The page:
“Climb the mountains and get their good tidings. Nature’s peace will flow into you as sunshine flows into trees. The winds will blow their own freshness into you, and the storms their energy, while cares will drop off like autumn leaves.” – John Muir, Our National Parks
Take a few minutes to learn a little about the thought processes that go into my imagery and the philosophy behind the art exhibit I did, showcased on this Tennessee Wildside television program. They recently ran this story about my exhibit entitled “Missing Nature” that was displayed at The Parthenon in downtown Nashville. It celebrates some of the special areas that The Nature Conservancy has protected in Tennessee.
Time in nature is marked in moments. I feel that art in general and photography in particular is uniquely suited to sharing those moments. When I created this image I had already spent the morning photographing from just before dawn. I sat down to take a little break and, as so often happens when I clear my mind from concentrating on a subject, a brand new perspective unfolded before me. I now purposely use little breaks interspersed in my creative day to allow myself some time to step back and seek the new perspective…..
Black and white changes the mood of a photograph and draws attention away from color content focusing it on the shapes, composition and graphic nature of a photographic image. Sepia, on the other hand, brings a somewhat more 3D effect to the graphical nature of black and white, alters the mood of the image and opens other options when used as a design element.
Converting an image into black and white or sepia can highlight striking details, which may be overlooked in the color version. Almost all of my photographs can be converted to black and white or sepia to fit your needs.
Click here to see a sample of my images prepared in color, black and white or sepia. Notice how the mood and emphasis changes in each one.
Some mornings are so beautiful that it is hard to decide which way to go for creating the type of photographs I am after. I came across this sunrise scene on the way to another potential location. Needless to say this image stopped me in my tracks and I never made it to the original destination that I had in mind….
This increasingly popular Eastern aesthetic philosophy guided my work even before I understood what the term meant.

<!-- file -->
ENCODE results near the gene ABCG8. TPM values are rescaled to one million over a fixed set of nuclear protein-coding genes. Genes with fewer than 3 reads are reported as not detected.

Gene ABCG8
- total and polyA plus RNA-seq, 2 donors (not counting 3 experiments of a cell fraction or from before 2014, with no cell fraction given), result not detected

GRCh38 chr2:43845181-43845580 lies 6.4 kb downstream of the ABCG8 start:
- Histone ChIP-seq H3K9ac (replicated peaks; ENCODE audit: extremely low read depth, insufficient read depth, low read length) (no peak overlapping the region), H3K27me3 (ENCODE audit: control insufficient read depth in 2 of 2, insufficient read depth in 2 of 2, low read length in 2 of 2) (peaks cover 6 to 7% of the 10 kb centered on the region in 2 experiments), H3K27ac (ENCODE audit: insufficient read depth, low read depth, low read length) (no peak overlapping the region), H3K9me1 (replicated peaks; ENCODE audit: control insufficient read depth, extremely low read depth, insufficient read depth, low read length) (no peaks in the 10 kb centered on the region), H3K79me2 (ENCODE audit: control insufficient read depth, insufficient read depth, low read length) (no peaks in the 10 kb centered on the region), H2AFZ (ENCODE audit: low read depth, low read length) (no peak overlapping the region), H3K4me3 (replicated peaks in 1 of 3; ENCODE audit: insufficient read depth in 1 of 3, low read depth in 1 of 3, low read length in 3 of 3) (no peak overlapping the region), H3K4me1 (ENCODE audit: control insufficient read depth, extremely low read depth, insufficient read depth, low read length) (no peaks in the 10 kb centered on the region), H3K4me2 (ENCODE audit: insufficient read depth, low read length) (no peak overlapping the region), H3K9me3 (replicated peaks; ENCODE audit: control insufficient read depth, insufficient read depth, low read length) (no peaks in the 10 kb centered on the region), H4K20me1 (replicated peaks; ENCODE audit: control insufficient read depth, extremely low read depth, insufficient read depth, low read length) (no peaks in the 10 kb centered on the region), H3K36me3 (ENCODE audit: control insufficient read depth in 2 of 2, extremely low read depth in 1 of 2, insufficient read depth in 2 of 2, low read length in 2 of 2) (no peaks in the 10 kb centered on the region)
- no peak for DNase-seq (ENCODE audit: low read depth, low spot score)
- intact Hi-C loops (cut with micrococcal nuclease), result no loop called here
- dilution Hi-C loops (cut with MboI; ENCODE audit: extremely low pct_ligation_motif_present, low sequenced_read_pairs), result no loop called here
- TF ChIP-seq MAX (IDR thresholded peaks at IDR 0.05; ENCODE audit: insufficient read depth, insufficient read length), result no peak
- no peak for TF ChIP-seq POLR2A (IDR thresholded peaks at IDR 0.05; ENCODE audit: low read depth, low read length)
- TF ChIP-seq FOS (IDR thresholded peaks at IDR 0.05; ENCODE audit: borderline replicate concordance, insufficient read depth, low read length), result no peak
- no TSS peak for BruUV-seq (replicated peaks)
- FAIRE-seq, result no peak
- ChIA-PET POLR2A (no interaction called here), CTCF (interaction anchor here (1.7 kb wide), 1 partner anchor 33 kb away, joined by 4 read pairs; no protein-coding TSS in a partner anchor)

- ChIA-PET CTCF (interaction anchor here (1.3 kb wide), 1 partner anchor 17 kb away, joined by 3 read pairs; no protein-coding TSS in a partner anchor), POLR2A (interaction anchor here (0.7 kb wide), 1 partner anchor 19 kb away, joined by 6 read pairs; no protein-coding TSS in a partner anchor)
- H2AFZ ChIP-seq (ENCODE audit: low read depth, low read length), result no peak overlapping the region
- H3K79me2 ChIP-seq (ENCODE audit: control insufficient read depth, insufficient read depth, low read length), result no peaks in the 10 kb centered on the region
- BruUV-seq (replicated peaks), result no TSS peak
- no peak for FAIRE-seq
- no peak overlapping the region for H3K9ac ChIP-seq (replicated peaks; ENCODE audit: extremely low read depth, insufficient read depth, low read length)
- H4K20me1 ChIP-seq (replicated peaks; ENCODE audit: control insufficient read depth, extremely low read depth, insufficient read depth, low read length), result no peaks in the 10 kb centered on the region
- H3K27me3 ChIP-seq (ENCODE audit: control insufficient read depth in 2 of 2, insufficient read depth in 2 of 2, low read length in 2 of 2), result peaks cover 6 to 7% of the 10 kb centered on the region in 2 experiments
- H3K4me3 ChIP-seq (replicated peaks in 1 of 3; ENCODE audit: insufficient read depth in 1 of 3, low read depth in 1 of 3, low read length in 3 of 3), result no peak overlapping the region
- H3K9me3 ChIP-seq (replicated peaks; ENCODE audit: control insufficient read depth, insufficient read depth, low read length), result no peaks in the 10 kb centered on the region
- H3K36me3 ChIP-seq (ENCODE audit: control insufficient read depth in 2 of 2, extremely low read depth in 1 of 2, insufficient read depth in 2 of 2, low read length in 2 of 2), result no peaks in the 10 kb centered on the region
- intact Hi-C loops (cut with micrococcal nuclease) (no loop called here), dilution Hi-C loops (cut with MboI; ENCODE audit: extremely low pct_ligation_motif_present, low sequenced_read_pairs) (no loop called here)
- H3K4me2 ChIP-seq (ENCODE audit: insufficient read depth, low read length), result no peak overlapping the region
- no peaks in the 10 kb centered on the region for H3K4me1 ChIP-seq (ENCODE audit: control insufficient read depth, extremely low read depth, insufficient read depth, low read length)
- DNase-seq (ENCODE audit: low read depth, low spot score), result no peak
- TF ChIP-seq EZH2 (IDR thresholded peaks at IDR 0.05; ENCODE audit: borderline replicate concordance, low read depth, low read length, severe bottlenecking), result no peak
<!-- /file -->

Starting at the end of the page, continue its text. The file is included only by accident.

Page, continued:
As it pertains to my work, “wabi-sabi” is best defined as an artistic technique that provides deeper insight into Nature by finding beauty in impermanence and imperfection.
I sort of stumbled into this approach intuitively. My art has always centered around finding the extraordinary hidden in the ordinary. Even before I understood what wabi-sabi was, my work seemed to celebrate taking the most humble things in nature, a leaf, a rock, a fallen log, a spider web, etc. and celebrating the beauty that they contain.
Of course, the best way to understand wabi-sabi is to experience it up close and in detail. Designing with this simple and uncluttered aesthetic is a perfect way to enhance the mood in any environment.
Click here to view a special selection of my “wabi-sabi” photographs.
I usually blog about nature and my photographic art but I just had to take a moment to recognize the outstanding musical art created by Zoë Keating. She is a superb classically trained cello player who uses a process she refers to as layering to build mesmerizing soundscapes. She creates these layers upon layers of music from snippets of her playing recorded by her computer and then played back while she is performing. All in realtime! It is a process not totally unlike what I as a photographic artist do in Photoshop to finish an image in layers. Her pieces often sound like an entire orchestra even though they originate entirely from her cello, her computer scripts and her mindboggling sense of timing. I highly recommend her music for anyone. What does this have to do with my photographic art? I find that listening to music as I prepare for my photography gets my creative juices flowing. Zoë’s music is my go to choice to set the stage for my photographic image creation!
I am always on the lookout for subject matter for my photography. A few days ago while out exploring, I noticed these leaves on the ground. They were dropping from the tree in the summer. Their color was as striking as autumn leaves. I grabbed my gear and created this photograph. I am fascinated by the Japanese esthetic of wabi-sabi in nature and art. These leaves are a good example of the beauty and art that resides in the worn and ordinary.